By far the easiest method would be to use a library such as paho-mqtt or the AWS IoT SDK for Python (see the bottom of this post), which are MQTT client libraries for Python.
Usage guidance is provided in the linked documentation. Here is an example, for reference, which you may find useful to adapt to your purposes (it's loosely based on the documentation provided):
import paho.mqtt.client as mqtt
# Runs when the client receives a CONNACK connection acknowledgement.
def on_connect(client, userdata, flags, result_code):
print "Successful connection."
# Subscribe to your topics here.
# Runs when a message is PUBLISHed from the broker. Any messages you receive
# will run this callback.
def on_message(client, userdata, message):
if message.topic == "sensor/topic_you_want_to_subscribe_to":
if message.payload == "START":
# We've received a message "START" from the sensor.
# You could do something here if you wanted to.
elif message.payload == "STOP":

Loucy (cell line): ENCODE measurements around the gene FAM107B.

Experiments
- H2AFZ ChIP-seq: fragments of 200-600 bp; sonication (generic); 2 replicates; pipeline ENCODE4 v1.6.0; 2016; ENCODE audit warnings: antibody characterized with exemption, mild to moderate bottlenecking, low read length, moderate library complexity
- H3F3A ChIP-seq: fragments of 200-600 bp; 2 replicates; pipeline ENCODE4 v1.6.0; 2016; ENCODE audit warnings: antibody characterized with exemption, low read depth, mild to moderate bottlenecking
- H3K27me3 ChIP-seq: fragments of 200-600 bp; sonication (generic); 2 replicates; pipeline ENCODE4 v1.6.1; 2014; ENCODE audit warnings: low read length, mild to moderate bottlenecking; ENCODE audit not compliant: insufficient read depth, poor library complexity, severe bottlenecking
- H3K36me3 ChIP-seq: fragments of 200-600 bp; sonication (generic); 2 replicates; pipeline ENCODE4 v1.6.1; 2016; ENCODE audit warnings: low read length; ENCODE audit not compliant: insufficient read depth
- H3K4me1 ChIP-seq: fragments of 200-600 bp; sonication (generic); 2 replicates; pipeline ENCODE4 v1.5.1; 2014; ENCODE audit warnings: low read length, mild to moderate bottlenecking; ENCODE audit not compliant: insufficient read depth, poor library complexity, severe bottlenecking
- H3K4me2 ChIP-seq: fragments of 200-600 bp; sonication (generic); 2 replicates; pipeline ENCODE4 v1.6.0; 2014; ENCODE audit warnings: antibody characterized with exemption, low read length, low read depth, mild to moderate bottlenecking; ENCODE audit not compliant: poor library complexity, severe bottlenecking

# Received "STOP". Do the corresponding thing here.
client = mqtt.Client()
client.on_connect = on_connect
client.on_message = on_message
client.connect("yourbrokerurl.com", 1883, 60)
# Your script must loop here, and CAN block the thread.
# For example, you could take a measurement, then sleep 5 seconds
# and publish it.
data_to_broadcast = get_data()
This example looks a little overwhelming... But it's quite easy when you take it in bits. Start by looking at the line
client = mqtt.Client(). Here we create an MQTT client. We then register callbacks for connecting and receiving a message (these are just functions that run when an event occurs).
In our connect callback, we subscribe to the sensor topic. Then, in the message received function, we check if the message is telling our CNC to do something, then do it (the implementation of that is left to the reader).
Then, in the
while True: loop, we publish data every 5 seconds. That's just an example—you can do whatever you want there. Just remember
client.publish is the function you need to publish something.
Alternatively, if you're looking for a library specifically for AWS IoT, you can use aws-iot-device-sdk-python. This builds on Paho, but makes the extra requirements and features (such as the Device Shadow) more easily accessible from the library.
Remember also that AWS IoT requires a device certificate for each device—their SDK will help you handle this, but Paho alone won't.
Here is a basic pub/sub sample for Amazon's SDK. You'll notice it's broadly similar to the example above, and might be quicker to start from.